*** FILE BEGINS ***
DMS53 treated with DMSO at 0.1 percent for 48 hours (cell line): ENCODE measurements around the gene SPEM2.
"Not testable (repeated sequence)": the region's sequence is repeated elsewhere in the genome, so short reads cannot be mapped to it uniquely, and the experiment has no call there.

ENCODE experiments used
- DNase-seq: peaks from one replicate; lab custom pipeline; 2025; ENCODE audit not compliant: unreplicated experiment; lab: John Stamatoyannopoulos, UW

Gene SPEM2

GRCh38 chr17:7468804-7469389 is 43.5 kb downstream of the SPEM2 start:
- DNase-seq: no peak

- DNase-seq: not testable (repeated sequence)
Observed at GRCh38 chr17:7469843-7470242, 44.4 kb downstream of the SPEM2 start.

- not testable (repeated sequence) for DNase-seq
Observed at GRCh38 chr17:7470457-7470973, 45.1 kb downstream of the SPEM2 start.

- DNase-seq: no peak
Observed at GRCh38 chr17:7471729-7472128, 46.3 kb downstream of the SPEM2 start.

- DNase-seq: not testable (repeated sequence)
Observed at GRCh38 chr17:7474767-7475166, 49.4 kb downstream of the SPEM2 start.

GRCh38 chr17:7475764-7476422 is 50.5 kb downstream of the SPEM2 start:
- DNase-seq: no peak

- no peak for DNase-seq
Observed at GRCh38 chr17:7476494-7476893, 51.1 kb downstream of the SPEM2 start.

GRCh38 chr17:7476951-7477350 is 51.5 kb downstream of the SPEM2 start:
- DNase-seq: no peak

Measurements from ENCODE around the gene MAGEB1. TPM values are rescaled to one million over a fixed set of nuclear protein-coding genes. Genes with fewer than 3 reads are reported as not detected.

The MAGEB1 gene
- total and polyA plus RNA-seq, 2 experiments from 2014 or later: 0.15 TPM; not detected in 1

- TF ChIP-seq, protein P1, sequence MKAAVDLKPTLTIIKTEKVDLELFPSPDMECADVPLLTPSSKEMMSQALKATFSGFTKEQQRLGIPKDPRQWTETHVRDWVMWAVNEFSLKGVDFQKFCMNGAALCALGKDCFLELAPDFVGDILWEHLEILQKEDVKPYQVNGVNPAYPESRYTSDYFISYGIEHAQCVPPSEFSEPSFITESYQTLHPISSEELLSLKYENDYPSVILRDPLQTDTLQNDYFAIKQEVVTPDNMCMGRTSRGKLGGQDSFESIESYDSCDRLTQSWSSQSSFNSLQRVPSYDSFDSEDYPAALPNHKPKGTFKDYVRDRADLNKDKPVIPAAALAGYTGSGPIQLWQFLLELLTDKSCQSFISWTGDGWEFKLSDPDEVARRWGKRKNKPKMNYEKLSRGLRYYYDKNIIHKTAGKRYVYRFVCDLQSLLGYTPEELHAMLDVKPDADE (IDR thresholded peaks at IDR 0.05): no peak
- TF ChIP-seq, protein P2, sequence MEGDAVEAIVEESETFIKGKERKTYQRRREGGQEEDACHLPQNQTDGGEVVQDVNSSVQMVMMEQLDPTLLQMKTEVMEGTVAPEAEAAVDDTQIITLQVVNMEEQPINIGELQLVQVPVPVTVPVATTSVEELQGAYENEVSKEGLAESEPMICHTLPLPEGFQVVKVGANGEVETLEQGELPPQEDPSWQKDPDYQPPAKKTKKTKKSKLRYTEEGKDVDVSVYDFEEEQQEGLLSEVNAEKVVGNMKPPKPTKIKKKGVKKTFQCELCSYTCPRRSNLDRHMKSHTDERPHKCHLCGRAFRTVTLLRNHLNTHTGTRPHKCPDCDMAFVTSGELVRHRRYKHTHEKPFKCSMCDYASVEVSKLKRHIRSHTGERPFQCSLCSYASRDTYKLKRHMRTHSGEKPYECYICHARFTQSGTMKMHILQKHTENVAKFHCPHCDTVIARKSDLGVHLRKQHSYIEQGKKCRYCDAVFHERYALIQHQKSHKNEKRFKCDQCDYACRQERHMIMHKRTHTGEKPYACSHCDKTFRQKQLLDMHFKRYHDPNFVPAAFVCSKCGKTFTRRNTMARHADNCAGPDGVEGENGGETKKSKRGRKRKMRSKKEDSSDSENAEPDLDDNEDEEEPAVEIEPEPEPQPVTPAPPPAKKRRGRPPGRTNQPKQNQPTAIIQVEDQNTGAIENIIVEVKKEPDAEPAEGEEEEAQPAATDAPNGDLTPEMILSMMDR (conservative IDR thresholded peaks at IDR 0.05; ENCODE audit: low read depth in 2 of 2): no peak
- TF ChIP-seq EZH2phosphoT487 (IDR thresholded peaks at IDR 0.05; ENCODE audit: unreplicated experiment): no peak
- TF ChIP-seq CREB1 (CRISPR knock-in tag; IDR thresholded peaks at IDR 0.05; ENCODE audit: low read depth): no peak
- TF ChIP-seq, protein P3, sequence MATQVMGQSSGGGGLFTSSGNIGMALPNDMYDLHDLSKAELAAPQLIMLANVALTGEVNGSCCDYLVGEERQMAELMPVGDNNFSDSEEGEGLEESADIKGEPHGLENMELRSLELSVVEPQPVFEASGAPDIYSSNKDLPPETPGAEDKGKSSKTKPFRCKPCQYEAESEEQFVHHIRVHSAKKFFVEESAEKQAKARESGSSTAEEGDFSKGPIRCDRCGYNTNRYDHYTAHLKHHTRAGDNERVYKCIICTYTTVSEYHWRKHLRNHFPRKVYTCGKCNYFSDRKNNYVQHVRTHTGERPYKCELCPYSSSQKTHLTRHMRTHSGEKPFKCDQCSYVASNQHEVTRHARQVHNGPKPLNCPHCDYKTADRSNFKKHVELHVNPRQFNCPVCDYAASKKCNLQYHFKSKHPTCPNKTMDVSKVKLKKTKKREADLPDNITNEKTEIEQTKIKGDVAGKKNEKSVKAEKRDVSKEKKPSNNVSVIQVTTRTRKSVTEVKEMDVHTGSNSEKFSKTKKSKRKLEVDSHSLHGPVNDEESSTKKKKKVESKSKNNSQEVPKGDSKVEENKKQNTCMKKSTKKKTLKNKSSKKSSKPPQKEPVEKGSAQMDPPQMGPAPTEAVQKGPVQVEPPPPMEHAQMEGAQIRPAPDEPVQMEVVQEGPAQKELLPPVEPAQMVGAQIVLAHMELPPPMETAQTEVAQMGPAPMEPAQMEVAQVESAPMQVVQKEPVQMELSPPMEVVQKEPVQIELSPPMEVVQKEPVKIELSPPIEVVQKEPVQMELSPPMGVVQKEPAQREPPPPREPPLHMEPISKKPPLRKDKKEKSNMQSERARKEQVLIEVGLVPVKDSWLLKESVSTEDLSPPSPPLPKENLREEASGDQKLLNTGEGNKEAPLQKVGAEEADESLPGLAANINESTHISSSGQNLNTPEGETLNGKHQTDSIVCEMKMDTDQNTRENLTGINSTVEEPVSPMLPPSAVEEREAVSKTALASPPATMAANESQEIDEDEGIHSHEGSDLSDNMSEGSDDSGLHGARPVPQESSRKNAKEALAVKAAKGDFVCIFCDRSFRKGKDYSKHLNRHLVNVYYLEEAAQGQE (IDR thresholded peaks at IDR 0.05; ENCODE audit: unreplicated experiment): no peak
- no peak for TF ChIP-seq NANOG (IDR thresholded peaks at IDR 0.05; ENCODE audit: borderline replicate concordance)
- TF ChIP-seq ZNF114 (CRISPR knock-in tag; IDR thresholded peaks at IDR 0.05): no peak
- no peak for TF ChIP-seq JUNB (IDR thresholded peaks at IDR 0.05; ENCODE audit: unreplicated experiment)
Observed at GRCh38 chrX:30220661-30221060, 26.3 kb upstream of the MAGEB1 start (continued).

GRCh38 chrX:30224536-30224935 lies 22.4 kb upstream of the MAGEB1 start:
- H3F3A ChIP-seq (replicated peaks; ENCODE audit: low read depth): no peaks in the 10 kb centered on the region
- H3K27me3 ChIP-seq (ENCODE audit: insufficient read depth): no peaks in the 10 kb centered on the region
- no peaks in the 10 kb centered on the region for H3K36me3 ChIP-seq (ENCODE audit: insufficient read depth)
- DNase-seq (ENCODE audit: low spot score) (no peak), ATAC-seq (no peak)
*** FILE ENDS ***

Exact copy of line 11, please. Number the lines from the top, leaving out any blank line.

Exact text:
Observed at GRCh38 chr17:7470457-7470973, 45.1 kb downstream of the SPEM2 start.